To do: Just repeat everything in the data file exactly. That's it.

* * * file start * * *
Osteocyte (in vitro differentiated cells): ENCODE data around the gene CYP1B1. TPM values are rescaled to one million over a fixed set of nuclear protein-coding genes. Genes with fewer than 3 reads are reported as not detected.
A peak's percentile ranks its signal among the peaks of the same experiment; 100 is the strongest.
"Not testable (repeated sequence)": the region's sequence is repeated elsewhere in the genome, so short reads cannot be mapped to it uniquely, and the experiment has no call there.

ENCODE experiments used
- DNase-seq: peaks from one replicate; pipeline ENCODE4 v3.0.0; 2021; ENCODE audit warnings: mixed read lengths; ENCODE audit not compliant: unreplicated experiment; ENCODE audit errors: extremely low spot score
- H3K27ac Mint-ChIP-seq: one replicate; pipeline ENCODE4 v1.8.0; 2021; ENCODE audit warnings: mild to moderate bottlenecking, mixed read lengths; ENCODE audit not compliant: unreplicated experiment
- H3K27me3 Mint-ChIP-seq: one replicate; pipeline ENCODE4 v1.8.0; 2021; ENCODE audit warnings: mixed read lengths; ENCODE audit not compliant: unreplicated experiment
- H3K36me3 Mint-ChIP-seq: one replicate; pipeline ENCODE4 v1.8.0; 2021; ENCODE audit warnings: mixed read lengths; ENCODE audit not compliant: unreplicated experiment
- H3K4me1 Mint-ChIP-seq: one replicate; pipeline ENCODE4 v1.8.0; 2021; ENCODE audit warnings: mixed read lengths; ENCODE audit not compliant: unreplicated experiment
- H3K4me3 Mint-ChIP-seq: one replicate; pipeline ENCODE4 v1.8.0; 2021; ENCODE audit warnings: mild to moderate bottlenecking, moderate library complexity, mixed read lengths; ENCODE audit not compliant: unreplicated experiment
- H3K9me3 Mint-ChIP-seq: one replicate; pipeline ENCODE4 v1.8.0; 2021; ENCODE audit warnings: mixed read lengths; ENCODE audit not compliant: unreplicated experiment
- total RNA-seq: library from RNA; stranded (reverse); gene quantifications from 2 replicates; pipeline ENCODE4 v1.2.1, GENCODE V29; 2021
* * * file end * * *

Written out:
Osteocyte (in vitro differentiated cells): ENCODE data around the gene CYP1B1. TPM values are rescaled to one million over a fixed set of nuclear protein-coding genes. Genes with fewer than 3 reads are reported as not detected.
A peak's percentile ranks its signal among the peaks of the same experiment; 100 is the strongest.
"Not testable (repeated sequence)": the region's sequence is repeated elsewhere in the genome, so short reads cannot be mapped to it uniquely, and the experiment has no call there.

ENCODE experiments used
- DNase-seq: peaks from one replicate; pipeline ENCODE4 v3.0.0; 2021; ENCODE audit warnings: mixed read lengths; ENCODE audit not compliant: unreplicated experiment; ENCODE audit errors: extremely low spot score
- H3K27ac Mint-ChIP-seq: one replicate; pipeline ENCODE4 v1.8.0; 2021; ENCODE audit warnings: mild to moderate bottlenecking, mixed read lengths; ENCODE audit not compliant: unreplicated experiment
- H3K27me3 Mint-ChIP-seq: one replicate; pipeline ENCODE4 v1.8.0; 2021; ENCODE audit warnings: mixed read lengths; ENCODE audit not compliant: unreplicated experiment
- H3K36me3 Mint-ChIP-seq: one replicate; pipeline ENCODE4 v1.8.0; 2021; ENCODE audit warnings: mixed read lengths; ENCODE audit not compliant: unreplicated experiment
- H3K4me1 Mint-ChIP-seq: one replicate; pipeline ENCODE4 v1.8.0; 2021; ENCODE audit warnings: mixed read lengths; ENCODE audit not compliant: unreplicated experiment
- H3K4me3 Mint-ChIP-seq: one replicate; pipeline ENCODE4 v1.8.0; 2021; ENCODE audit warnings: mild to moderate bottlenecking, moderate library complexity, mixed read lengths; ENCODE audit not compliant: unreplicated experiment
- H3K9me3 Mint-ChIP-seq: one replicate; pipeline ENCODE4 v1.8.0; 2021; ENCODE audit warnings: mixed read lengths; ENCODE audit not compliant: unreplicated experiment
- total RNA-seq: library from RNA; stranded (reverse); gene quantifications from 2 replicates; pipeline ENCODE4 v1.2.1, GENCODE V29; 2021